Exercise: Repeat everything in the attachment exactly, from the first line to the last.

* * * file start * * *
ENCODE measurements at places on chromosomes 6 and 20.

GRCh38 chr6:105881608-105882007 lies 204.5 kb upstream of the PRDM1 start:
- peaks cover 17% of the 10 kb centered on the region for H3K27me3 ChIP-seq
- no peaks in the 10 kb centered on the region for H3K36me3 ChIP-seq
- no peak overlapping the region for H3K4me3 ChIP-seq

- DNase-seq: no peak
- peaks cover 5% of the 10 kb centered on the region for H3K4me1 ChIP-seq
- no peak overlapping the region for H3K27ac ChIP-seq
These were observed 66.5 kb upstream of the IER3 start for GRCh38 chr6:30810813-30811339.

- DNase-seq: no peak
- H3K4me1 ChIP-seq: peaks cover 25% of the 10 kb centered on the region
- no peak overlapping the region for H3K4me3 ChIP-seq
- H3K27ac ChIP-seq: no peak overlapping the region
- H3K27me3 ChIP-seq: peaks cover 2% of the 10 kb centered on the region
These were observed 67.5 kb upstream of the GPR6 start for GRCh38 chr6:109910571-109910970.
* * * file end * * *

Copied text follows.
ENCODE measurements at places on chromosomes 6 and 20.

GRCh38 chr6:105881608-105882007 lies 204.5 kb upstream of the PRDM1 start:
- peaks cover 17% of the 10 kb centered on the region for H3K27me3 ChIP-seq
- no peaks in the 10 kb centered on the region for H3K36me3 ChIP-seq
- no peak overlapping the region for H3K4me3 ChIP-seq

- DNase-seq: no peak
- peaks cover 5% of the 10 kb centered on the region for H3K4me1 ChIP-seq
- no peak overlapping the region for H3K27ac ChIP-seq
These were observed 66.5 kb upstream of the IER3 start for GRCh38 chr6:30810813-30811339.

- DNase-seq: no peak
- H3K4me1 ChIP-seq: peaks cover 25% of the 10 kb centered on the region
- no peak overlapping the region for H3K4me3 ChIP-seq
- H3K27ac ChIP-seq: no peak overlapping the region
- H3K27me3 ChIP-seq: peaks cover 2% of the 10 kb centered on the region
These were observed 67.5 kb upstream of the GPR6 start for GRCh38 chr6:109910571-109910970.